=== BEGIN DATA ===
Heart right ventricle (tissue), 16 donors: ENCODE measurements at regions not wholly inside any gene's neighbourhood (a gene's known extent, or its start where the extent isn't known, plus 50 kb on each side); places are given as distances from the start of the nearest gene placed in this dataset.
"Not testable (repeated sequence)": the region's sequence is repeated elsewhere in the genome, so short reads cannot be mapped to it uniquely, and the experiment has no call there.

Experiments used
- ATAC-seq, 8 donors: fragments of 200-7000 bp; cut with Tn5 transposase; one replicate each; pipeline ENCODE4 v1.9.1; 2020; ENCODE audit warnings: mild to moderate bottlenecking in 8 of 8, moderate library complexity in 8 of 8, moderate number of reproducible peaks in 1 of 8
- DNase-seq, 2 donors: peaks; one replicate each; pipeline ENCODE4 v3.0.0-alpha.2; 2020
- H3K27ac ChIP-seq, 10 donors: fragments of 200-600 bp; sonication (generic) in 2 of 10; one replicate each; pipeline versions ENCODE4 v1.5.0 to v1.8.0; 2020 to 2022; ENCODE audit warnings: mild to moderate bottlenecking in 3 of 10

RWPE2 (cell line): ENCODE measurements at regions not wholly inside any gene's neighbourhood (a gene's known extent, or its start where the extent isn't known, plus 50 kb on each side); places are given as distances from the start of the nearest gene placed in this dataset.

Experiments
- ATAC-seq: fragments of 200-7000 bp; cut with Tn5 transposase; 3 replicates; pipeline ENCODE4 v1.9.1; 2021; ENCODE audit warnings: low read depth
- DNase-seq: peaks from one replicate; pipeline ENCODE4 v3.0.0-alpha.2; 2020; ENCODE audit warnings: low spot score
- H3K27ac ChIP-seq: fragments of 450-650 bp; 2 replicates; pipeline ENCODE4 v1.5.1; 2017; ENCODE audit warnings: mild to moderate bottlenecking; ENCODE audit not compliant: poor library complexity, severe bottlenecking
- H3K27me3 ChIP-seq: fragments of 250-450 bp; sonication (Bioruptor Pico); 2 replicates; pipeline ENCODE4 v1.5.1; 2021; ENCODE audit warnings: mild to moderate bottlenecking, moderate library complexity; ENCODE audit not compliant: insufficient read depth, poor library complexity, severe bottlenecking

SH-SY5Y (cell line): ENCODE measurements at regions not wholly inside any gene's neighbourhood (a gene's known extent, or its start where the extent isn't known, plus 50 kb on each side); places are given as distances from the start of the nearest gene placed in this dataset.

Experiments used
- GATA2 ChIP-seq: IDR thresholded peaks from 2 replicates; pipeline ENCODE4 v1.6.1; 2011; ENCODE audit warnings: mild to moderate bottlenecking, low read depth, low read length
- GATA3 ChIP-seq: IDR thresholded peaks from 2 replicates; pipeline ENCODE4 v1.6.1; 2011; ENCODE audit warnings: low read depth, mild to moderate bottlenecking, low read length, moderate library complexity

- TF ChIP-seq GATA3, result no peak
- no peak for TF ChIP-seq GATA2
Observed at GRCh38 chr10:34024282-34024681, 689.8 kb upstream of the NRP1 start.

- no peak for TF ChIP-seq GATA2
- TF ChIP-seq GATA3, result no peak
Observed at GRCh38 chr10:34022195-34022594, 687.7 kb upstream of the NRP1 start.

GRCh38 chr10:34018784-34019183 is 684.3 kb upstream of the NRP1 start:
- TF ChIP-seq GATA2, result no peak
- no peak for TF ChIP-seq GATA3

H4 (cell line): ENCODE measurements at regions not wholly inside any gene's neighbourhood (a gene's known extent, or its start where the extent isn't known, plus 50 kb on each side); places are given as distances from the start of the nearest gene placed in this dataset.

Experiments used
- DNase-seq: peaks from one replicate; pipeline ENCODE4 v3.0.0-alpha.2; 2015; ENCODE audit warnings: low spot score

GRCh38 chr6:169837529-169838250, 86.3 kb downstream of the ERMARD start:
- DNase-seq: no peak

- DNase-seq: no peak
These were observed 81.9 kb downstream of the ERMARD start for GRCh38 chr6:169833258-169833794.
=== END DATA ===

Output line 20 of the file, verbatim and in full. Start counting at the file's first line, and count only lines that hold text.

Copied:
- no peak for TF ChIP-seq GATA2